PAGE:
The interstellar medium and star formationWhat controls the large-scale behavior of interstellar medium?
Relevant papers: Sakre et al. 2020, Benincasa et al. 2020, Dobbs et al. 2019, Benincasa et al. 2019, Pettitt et al. 2018, Nguyen et al. 2018, Price et al. 2018, Espada et al. 2018, Pettitt et al. 2017.
Disc galaxies are full of large amount of interstellar gas. This gas is primarily hydrogen, but contains a significant amount of molecular gases. As this gas contracts due to gravity it cools down, until eventually it becomes dense enough to start forming stars. These stars will then start to give back energy into the surrounding gas. This take take the form of stellar winds and radiation, or even supernova explosions, and is collectively known as stellar "feedback". This energy heats up and carves out cavities in the gas in the neighborhood of the star.
The image to the right is a simple simulation of gas in a galaxy (black coloured material) that is forming stars (coloured points). The feedback from these stars injects energy back into the interstellar gas, creating complex structures.
Adopting these complex physical processes into simulations is a nuanced process. In large scales of galactic simulations we cannot truly resolve how star formation and feedback impact the interstellar medium, so we need to take care within our models to incorporate this energy correctly. Below is a fly-by of a simple movie where a featureless disc of gas is allowed to form stars, which then inject energy back into the gas, creating these characteristic cavities.
Once we are confident that these processes work, we can start to look at interesting properties of our simulated galaxies. Below is an image of stars and gas in a simulation of a multi-armed spiral galaxy simulation. Stars are shown on the left, and gas on the right, with top panels showing an edge-on view. The stars are coloured by their ages, with yellow regions being much older than the blue regions, which are born in the dense gas in the spiral arms.
As gas in a galaxy contracts, it is believed it takes the form of small pockets or clumps of very dense material that will one day go on to be the sites of fresh star formation in a galaxy. Scientists dub these giant molecular clouds, due to their large concentrations of dense molecular material (e.g. CO, H2). Understanding what shapes these clouds and how they evolve is of great importance as it will determine how star formation will progress in a galaxy.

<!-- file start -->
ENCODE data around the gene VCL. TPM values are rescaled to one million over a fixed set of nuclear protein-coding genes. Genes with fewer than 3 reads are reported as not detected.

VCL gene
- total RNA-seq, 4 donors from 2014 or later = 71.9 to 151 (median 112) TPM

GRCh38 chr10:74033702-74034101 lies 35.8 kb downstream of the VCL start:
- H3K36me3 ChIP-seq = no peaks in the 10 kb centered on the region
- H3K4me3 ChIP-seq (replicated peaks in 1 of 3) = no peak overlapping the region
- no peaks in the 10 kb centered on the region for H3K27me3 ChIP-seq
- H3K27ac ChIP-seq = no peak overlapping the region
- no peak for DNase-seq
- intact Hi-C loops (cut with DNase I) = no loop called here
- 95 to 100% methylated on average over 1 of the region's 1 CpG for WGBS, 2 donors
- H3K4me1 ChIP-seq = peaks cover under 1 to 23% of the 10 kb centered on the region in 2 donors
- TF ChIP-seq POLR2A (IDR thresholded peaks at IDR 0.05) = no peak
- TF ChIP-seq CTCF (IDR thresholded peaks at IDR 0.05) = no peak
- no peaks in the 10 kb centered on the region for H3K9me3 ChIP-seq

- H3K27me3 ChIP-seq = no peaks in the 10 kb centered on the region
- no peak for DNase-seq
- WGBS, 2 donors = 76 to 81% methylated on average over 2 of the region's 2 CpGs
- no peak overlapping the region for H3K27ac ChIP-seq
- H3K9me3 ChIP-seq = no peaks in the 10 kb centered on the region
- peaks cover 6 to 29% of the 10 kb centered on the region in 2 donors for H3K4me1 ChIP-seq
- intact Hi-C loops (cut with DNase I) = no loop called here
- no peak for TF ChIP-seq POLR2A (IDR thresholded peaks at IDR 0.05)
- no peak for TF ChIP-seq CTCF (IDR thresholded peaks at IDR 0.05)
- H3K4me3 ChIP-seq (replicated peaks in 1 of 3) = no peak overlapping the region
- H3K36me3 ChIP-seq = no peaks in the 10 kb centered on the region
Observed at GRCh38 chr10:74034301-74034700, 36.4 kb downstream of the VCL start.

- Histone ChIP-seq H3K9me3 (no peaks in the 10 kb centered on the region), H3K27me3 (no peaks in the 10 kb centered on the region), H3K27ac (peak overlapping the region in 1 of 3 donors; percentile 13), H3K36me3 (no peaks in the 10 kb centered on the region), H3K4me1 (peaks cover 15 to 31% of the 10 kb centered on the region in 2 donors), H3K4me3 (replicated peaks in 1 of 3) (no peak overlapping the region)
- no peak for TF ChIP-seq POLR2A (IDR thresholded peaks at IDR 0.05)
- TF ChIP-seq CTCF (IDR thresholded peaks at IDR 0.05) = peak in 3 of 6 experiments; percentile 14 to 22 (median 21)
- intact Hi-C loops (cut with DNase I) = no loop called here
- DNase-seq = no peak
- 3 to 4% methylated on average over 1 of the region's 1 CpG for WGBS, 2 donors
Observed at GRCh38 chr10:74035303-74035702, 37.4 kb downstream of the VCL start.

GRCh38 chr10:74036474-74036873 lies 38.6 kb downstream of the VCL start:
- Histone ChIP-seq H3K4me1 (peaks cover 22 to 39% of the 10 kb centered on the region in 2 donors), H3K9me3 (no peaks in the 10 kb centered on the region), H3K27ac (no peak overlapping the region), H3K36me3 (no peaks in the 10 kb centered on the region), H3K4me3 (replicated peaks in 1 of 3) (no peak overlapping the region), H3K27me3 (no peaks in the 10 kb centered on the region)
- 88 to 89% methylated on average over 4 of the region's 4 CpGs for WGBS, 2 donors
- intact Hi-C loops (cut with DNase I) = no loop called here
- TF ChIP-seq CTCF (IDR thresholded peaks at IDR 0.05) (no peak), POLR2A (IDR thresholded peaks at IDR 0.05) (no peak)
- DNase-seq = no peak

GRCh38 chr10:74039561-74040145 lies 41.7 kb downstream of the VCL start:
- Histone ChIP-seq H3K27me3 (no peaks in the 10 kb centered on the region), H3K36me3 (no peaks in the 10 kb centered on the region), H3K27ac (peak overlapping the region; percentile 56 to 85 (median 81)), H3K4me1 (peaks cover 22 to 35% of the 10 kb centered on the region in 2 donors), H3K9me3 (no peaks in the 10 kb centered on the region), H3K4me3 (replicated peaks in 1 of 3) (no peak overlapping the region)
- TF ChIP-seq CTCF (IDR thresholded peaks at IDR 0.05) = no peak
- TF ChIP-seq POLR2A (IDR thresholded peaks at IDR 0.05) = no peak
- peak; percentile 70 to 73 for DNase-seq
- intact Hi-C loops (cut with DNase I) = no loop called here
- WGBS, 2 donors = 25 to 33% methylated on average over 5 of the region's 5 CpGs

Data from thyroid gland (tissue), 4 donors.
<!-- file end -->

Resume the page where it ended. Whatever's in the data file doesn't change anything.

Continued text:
Above is a picture showing the evolution of two clouds within a galaxy simulation. The clouds are coloured orange and blue, with black stars indicating their centre of mass. They fly into each other in the spiral arm, altering their structure as they do so. Eventually they dissipate as they leave the high gas concentrations in the spiral arms, some 20 million years after they collide.
One of the most important puzzles in galactic physics is understanding what processes control the star formation in a galaxy. Many observational studies suggest a combination of factors, such as the amount of dense molecular gas, but also that the star formation process may vary considerably between locations.
Numerical simulations offer an excellent tool in studying which processes may be the most important in controlling a galaxy's star forming potential. The maps below show data from a galaxy simulation with a strong 2-armed spiral (solid lines). This spiral not only induces the creation of pockets of dense gas (left) but also controls the velocity flows (middle, blue gas moves together and red moves apart), which together influence where stars are formed (right, blue stars are youngest, red oldest).